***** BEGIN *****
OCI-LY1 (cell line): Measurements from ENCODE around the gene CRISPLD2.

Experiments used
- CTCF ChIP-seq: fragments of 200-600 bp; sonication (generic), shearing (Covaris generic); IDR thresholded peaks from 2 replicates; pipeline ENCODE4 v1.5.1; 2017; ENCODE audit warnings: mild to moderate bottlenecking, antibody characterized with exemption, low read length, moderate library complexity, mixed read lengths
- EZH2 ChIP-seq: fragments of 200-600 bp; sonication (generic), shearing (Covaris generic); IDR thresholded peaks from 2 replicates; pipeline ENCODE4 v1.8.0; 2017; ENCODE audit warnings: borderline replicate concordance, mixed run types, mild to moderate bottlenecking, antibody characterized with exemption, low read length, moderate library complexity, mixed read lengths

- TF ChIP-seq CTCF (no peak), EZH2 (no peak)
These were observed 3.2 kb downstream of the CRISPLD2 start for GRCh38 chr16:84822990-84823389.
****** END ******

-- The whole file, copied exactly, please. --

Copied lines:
OCI-LY1 (cell line): Measurements from ENCODE around the gene CRISPLD2.

Experiments used
- CTCF ChIP-seq: fragments of 200-600 bp; sonication (generic), shearing (Covaris generic); IDR thresholded peaks from 2 replicates; pipeline ENCODE4 v1.5.1; 2017; ENCODE audit warnings: mild to moderate bottlenecking, antibody characterized with exemption, low read length, moderate library complexity, mixed read lengths
- EZH2 ChIP-seq: fragments of 200-600 bp; sonication (generic), shearing (Covaris generic); IDR thresholded peaks from 2 replicates; pipeline ENCODE4 v1.8.0; 2017; ENCODE audit warnings: borderline replicate concordance, mixed run types, mild to moderate bottlenecking, antibody characterized with exemption, low read length, moderate library complexity, mixed read lengths

- TF ChIP-seq CTCF (no peak), EZH2 (no peak)
These were observed 3.2 kb downstream of the CRISPLD2 start for GRCh38 chr16:84822990-84823389.